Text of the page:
using precision and positive reinforcement to teach horses and people



Clicker Basics



Getting Started

Horse Stories




The Book

About the site


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Do you wish you could communicate better with your horse? 

                     Do you wish you could have fun with your horse?

                                         Or do you just want to lie around with him?

All these things are possible with a clicker trained horse.  With clicker training, you can teach your horse all the skills he needs and have fun at the same time.  With clicker training, your horse learns faster because he is actively trying to learn what you are trying to teach him.  You are truly working together toward a common goal. 

This site is set up as an educational site to help people learn about clicker training. You will find some basic information in the CLICKER BASICS, FAQ and GETTING STARTED sections.   If you are already clicker training, then you will want to visit the articles section for more advanced topics.  I also share training information on my blog: www.equineclickertraining.wordpress.com and my facebook page:  Equine Clicker Training - Katie Bartlett.



I've been slowly tranferring some of the material from this site to my blog, which is where I am posting most of my new material. I won't be removing material, but just reorganizing things so that people can find the information they need. Eventually I hope to have everything on one website.




In January 2016, I had an idea for a “little project.” I thought I would take some of the most useful articles from my website, blog, and Facebook page, organize them into a logical format and publish them as a set of “collected articles.” I organized the material into four volumes (beginner, advanced beginner, intermediate, and ridden work) and got to work.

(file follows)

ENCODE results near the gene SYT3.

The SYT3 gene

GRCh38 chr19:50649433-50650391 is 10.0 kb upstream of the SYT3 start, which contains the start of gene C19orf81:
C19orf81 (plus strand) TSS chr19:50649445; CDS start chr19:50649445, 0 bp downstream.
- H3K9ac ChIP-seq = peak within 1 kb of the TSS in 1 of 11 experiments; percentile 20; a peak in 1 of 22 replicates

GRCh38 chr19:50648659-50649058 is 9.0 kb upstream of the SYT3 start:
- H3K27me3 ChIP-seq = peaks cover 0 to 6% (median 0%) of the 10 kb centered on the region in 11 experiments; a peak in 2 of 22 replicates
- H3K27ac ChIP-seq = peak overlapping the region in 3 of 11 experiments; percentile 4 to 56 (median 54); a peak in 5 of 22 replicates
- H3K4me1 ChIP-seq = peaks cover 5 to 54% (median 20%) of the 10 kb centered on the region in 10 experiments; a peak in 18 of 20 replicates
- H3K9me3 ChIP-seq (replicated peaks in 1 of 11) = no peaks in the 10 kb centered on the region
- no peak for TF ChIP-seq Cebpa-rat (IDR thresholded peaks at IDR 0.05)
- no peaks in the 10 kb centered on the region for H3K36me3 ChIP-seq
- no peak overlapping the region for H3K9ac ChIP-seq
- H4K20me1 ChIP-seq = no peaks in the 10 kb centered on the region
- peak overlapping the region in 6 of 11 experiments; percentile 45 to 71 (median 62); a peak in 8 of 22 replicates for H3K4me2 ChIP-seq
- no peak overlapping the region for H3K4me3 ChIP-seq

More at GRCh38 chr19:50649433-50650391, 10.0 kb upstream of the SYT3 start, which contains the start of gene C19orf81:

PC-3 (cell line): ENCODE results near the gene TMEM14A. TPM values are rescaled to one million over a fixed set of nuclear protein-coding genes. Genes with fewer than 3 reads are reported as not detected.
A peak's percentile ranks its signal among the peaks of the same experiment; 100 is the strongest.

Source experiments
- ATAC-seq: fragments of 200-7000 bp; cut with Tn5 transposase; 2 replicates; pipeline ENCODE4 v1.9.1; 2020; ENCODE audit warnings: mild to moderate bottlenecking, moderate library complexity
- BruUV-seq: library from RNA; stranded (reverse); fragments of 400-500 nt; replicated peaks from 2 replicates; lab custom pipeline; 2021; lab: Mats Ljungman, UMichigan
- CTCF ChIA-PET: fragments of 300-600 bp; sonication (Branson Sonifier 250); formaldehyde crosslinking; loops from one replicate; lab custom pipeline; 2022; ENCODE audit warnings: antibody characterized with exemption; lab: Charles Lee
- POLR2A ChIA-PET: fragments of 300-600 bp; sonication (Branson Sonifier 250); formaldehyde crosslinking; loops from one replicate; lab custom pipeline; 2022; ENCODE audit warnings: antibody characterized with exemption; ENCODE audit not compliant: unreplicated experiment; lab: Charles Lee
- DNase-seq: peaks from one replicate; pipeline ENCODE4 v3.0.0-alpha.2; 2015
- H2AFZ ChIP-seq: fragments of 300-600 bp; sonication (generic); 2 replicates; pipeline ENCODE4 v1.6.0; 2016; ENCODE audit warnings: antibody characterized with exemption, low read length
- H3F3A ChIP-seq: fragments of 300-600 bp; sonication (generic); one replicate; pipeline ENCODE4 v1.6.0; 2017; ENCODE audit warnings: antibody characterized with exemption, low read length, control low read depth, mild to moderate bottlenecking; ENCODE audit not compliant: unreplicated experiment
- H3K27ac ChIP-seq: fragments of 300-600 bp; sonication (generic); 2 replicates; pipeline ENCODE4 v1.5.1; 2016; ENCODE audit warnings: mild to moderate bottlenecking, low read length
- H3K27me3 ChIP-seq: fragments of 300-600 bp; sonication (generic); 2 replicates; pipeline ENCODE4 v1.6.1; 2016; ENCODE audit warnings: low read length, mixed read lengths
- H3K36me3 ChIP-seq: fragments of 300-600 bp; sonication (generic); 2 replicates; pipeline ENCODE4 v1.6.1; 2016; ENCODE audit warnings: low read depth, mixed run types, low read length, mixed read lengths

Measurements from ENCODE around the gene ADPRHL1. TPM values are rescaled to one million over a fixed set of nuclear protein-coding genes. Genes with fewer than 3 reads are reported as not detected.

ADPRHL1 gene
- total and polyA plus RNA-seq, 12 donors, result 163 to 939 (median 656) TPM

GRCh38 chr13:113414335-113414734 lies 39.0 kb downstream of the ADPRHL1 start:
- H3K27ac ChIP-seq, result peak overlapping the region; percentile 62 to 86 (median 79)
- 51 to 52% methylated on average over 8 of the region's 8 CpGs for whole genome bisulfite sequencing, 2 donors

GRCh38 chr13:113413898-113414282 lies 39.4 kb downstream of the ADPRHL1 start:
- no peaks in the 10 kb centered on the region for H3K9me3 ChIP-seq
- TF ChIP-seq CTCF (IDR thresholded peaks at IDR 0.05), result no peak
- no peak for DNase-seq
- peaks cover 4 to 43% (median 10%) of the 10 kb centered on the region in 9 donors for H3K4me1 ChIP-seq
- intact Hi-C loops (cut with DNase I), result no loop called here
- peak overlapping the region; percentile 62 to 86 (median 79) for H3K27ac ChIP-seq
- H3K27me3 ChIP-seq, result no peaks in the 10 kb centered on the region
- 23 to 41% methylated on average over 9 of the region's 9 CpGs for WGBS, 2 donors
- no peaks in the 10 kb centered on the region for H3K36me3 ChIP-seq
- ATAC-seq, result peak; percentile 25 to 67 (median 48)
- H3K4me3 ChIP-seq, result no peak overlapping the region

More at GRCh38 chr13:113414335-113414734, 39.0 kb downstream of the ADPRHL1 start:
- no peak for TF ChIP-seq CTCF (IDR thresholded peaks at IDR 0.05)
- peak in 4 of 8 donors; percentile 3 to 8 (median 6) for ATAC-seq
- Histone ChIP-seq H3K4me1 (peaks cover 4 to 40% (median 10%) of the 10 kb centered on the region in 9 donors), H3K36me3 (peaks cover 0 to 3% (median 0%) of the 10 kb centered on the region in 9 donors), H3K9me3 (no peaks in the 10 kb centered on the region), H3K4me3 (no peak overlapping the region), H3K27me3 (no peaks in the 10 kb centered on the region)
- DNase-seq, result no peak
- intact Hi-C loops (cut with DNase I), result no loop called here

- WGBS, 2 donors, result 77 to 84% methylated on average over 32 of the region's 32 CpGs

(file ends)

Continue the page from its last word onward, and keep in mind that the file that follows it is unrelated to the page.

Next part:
But, I quickly realized that just doing the first one would be a challenge, and I had to consider how much time and energy I could spend on this project. In the end, I decided to focus on the material for beginners and save the rest for later. Even though I decided not to cover more “advanced” behaviors, my hope is that the book provides a good foundation and trainers can use the resources and references that I have included,   if they wish to learn more.

Now, 2 and a half years later, I am finally publishing my set of “collected articles,” which has evolved into something more like a book. I chose to publish the book as an e-book because I wanted it to be searchable and easy to update. At the current time, the book does not contain any photos or video links, but there is a link to a page on my website where I will be adding photos and video links as I have time. Eventually, I will incorporate some of those into the book itself, but I thought it made more sense to publish the book now, instead of waiting another year for me to finish that aspect of it. I will post an announcement when an update becomes available.

My hope is that the book will be useful for new clicker trainers who are just starting, or need a few more details about how to get started successfully, as well as provide some in-depth information for people who have already done some clicker training, but are eager to dig a little deeper into it. If you are interested in learning more about the book, you can find the book on Amazon, which will let you look inside.


The paperback version is now available. You can find both versions on Amazon.



This site now has a facebook page that is where I will post updates about what's new on the site, share what I am doing with my own horses, and post other items of interest. The site is named Equine Clicker Training - Katie Bartlett.  To go to it from here, you can click on the link below.


 I also have a blog,  www.equineclickertraining.wordpress.com, where I have been posting some of the longer articles



Training Tip:  When teaching a horse head down,  it is not uncommon for the horse to take a step forward as he drops his head. This is normal grazing behavior and just means it is his pattern.  I find that teaching head lowering using a stationary target placed near the front feet often minimizes this tendency to combine foot movement with lowering the head.



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Equine Clicker Training